Category Archives: Modern Ibadi Scholars

From the Jebel Nafusa to Cairo: Notes on Ibadi Print Culture and the Buffalo Agency (part 2: Qāsim al-Shammākhī) | من جبل نفوسة إلى القاهرة: ملاحظات حول ثقافة الطباعة عند الإباضية ووكالة الجاموس (الجزء الثاني: قاسم الشماخي)

I return here to the first Ibadi newspaper published in Cairo in the 20th century: the Nibrās al-Mashāriqa wa-‘l-Maghāriba, which was recently published in one volume Oman in 2014 (ed. Ṣulṭān al-Shahīmī). The paper ran for about three years (1322-1326AH/1904-1906CE) under … Continue reading

Posted in Buffalo Agency (Wikālat al-Jāmūs), Lithographs & Early Printing, Manuscripts, Marginalia & Paratexts, Modern Ibadi Scholars | Leave a comment

Intersections between Manuscript and Lithograph Cultures in Private Libraries | التداخلات بين ثقافتَي المخطوطات والطبعات الحجرية في المكتبات الخاصّة

Historians interested in Ibadi and other Arabic manuscripts (including me) often treat manuscripts separately from printed materials in private libraries. But in the second half of the 19th century, when Arabic lithography witnessed an explosion of production in urban centers … Continue reading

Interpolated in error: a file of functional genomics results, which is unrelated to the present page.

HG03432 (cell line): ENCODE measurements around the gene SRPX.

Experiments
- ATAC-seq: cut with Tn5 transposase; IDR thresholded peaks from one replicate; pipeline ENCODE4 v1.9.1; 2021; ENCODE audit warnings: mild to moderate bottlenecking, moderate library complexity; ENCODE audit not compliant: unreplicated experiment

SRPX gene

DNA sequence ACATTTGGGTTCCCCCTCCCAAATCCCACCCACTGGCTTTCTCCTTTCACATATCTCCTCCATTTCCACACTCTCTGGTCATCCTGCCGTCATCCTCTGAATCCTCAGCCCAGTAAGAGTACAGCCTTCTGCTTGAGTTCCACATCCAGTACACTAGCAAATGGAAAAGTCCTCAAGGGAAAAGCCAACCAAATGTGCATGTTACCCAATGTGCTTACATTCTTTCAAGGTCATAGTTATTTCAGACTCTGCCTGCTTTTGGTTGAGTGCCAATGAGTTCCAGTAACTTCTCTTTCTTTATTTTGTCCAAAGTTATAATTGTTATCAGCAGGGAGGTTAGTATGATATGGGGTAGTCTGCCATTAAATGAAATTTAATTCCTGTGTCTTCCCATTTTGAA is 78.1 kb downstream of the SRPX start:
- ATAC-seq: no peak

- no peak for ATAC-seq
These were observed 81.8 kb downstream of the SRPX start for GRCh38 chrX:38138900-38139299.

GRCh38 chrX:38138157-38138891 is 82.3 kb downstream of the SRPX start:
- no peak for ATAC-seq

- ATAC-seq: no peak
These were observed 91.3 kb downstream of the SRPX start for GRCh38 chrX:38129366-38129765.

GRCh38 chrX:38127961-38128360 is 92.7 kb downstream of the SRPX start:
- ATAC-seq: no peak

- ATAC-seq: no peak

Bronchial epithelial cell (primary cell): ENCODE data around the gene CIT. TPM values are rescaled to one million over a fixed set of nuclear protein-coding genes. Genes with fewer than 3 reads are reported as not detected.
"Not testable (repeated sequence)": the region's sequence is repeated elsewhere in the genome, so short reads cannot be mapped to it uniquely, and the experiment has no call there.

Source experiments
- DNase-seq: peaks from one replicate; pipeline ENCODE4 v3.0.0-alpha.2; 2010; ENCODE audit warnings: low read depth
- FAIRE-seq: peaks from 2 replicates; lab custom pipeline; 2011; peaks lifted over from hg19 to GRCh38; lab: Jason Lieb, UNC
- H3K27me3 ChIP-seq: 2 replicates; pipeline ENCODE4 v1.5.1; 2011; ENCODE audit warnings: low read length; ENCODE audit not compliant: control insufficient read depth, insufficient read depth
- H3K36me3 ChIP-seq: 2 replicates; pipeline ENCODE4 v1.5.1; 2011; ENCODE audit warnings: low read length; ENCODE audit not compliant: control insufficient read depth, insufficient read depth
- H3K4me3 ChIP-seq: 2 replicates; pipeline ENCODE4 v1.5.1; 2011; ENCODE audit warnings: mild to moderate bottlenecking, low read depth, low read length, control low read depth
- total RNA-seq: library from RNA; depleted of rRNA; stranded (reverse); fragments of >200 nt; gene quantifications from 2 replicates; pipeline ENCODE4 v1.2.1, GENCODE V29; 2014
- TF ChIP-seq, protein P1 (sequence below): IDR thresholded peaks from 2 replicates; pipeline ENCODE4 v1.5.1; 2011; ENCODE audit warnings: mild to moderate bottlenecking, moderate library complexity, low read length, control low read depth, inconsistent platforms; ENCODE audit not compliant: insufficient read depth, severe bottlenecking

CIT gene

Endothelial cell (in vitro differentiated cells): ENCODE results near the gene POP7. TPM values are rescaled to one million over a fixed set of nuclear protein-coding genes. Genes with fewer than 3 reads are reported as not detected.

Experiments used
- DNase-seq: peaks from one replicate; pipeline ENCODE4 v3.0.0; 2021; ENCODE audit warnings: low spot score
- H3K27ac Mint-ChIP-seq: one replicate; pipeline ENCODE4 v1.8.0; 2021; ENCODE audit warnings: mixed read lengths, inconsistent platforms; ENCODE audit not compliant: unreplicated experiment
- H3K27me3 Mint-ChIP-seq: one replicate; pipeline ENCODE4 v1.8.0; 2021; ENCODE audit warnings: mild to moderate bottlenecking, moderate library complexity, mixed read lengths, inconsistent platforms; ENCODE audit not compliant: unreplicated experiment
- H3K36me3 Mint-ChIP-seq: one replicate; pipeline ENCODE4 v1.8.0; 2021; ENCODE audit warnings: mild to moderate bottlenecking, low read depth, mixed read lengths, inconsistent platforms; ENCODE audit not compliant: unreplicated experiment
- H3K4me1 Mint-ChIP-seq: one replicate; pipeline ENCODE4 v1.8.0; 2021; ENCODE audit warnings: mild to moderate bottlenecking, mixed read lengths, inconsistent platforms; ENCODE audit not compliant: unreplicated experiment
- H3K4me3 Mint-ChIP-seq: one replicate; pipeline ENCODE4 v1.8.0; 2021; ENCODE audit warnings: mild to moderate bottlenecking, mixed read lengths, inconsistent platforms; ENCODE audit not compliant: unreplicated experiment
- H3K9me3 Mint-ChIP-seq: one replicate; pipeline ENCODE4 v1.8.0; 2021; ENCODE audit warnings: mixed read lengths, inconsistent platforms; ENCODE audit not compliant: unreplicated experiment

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New article in the Journal of Islamic Manuscripts | مقال جديد في مجلّة المخطوطات الإسلامية

I am hoping to have another manuscript catalog published by December but in the meantime, I wanted to announce the publication of my inventory of the manuscript library of Shaykh Sālim b. Yaʿqūb (d.1991) in Jerba, Tunisia. This rich collection … Continue reading

Posted in Catalogs & Inventories, Modern Ibadi Scholars, Private Libraries, Uncategorized | Leave a comment

An Ibadi Bookstore in Tunis | مكتبة إباضية في تونس

While visiting Tunis this month I stopped by to see my friend Mohamed Bennani, owner of what is for me one of the most eclectic and fascinating book and ephemera collections in Tunisia (the “Beit el Bennani” library). I told … Continue reading

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Amr Ennami in Michigan |المرحوم الدكتور عمرو النامي في ميشيغان

One of my first introductions to Ibadi studies was the well-known dissertation of the Libyan historian ‘Amr Khalifa Ennami from Cambridge University in 1971.  Ennami holds a important place in the history of Ibadi Studies because he introduced many Anglophones … Continue reading

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